The University of Illinois at Chicago's (UIC) AMIA 10x10 course examines how health information technology (HIT) can support or inhibit patient safety with a focus on the role of individuals, teams, systems and policies in patient safety. This online interactive course integrates seminal reports, recent research, interactive learning modules, timely articles from the lay press, and assignments that allow students to learn practical applications of the course content in their current or future work roles.
The course maintains an interdisciplinary focus to its biomedical and health informatics curricula. As a student, you will work with peer informaticians, patient safety leaders, and faculty from many healthcare disciplines. We also remain committed to our unique focus on understanding the sociotechnical aspects of computing, including understanding why implementation of the best software or hardware sometimes fails to meet expectations.
The target audience for this activity is health care professionals including clinicians—physicians, nurses, pharmacists, dentists, social workers, occupational therapists, and other allied health professionals—and non-clinicians—any health care professional who interacts with or has an interest in the understanding the intended—and unintended—consequences of HIT. One of the strengths of the course is the interaction you will have with classmates with different backgrounds in healthcare delivery.
Ideal for professionals looking for quality and convenience. No prerequisites are required.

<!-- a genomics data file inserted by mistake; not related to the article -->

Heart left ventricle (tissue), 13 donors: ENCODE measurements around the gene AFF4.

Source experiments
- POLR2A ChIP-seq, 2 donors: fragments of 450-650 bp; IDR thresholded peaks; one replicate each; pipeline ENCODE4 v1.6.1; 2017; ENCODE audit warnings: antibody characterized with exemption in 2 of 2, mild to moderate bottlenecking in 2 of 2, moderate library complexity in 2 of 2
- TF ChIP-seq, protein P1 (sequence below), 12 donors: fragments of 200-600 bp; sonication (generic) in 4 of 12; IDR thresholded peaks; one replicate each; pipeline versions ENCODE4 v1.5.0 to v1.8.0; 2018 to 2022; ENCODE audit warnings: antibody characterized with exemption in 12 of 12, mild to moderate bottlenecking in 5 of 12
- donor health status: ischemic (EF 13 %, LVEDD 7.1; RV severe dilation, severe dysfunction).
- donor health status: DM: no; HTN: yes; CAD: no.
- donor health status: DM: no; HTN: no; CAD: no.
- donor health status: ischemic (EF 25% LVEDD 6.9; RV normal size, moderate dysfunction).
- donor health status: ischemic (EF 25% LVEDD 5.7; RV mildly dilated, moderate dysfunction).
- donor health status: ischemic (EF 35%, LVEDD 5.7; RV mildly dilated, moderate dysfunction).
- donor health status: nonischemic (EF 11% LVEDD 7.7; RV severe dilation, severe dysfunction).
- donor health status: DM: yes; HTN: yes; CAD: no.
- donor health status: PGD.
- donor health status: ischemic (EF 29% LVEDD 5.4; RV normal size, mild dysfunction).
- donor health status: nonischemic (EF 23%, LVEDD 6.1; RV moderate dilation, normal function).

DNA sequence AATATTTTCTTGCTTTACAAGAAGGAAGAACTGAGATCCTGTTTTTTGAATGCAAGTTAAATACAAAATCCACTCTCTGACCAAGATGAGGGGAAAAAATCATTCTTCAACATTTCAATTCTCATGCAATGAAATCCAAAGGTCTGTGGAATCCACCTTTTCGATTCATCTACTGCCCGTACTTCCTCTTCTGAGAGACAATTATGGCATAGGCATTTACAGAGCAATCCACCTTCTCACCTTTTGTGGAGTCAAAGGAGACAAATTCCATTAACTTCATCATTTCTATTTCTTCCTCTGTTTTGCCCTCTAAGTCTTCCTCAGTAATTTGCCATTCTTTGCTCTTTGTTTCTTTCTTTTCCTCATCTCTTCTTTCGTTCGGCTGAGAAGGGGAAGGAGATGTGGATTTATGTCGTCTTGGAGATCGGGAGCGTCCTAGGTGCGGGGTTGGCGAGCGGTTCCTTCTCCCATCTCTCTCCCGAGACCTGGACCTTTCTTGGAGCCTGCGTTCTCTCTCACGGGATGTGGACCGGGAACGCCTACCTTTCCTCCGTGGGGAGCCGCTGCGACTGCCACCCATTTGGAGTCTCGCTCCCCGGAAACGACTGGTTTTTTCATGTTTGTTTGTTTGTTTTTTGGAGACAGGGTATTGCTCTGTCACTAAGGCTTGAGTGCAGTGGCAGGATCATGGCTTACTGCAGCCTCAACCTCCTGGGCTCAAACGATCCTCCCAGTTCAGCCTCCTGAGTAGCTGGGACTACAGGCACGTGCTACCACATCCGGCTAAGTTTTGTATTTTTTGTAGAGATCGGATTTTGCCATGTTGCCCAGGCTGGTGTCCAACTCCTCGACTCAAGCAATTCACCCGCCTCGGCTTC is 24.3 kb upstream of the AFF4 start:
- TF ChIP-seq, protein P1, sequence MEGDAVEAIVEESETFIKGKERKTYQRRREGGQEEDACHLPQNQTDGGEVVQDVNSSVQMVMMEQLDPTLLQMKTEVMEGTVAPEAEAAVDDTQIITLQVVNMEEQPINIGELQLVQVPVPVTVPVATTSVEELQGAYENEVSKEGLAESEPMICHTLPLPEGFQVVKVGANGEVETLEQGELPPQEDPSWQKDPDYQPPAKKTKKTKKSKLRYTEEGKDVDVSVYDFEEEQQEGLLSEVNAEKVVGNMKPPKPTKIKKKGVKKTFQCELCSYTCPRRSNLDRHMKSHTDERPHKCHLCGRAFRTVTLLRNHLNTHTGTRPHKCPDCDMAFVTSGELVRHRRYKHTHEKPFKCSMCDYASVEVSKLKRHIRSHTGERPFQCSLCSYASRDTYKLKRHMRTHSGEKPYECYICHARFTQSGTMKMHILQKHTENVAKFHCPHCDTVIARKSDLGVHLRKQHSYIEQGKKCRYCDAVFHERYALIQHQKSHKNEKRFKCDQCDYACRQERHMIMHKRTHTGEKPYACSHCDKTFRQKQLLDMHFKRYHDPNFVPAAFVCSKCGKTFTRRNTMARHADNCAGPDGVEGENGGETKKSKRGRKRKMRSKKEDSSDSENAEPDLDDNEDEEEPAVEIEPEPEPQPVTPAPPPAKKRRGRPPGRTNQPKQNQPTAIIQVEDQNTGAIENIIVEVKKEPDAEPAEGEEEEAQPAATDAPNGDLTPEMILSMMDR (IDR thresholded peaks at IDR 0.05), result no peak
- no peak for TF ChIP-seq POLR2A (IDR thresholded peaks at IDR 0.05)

Topics covered include:
- • Historical Context for U.S. Patient Safety Movement
- • Sociotechnical, Teamwork & Human Factors Aspects
- • The Role of Electronic Health Records in Detecting and Preventing Errors
- • Usability as a Driver of Safety
- • The Patient Role in Safety
- • Opportunities in mHealth from a Patient Safety Perspective
- • Evaluation Methods for Safety of Health Information Technology
- • The Ethical and Legal Landscape
The 12-week course is delivered in two parts:
Part I: A four-unit Web-based component starting June 17, 2019 and ending August 9, 2019 is comprised of readings and other web-based resources and assignments.
Part II: The focus of the remaining four weeks, ending September 6, 2019, is an independent project on the student's topic of choice (with approval of faculty) that the student presents at an in-person session. The in-person session is held in conjunction with the AMIA 2019 Annual Symposium in Washington, DC, in November 2019.
The in-person session is not mandatory, but is strongly recommended for students to complete their learning experience providing an excellent opportunity to integrate the course material, receive feedback and interact with faculty and other students in person. In cases where the student cannot attend the in-person session, an alternative opportunity for presentation will be arranged using webinar technology at a time convenient to the student and faculty. Registered students will receive registrations to two workshops of their choosing during the AMIA 2019 Annual Symposium.
Registration is now closed.
Course runs June 17 - September 6
Enrollment through June 10
Students must complete both parts of the course and all course assignments to receive the AMIA 10x10 Certificate of Completion.
Clinical informaticians board-certified through the American Board of Preventive Medicine (ABPM) may earn 56 LLSA/MOC-II credits for completing both parts of the course and all course assignment.
At the completion of UIC's 10x10 course, you will be able to:
- • Evaluate HIT's opportunities and obstacles in the context of safety.
- • Identify and evaluate ethical issues arising from HIT-related errors and analyze them through the lens of an ethical decision-making model.
- • Integrate opportunities for HIT and cultural intervention to improve patient safety.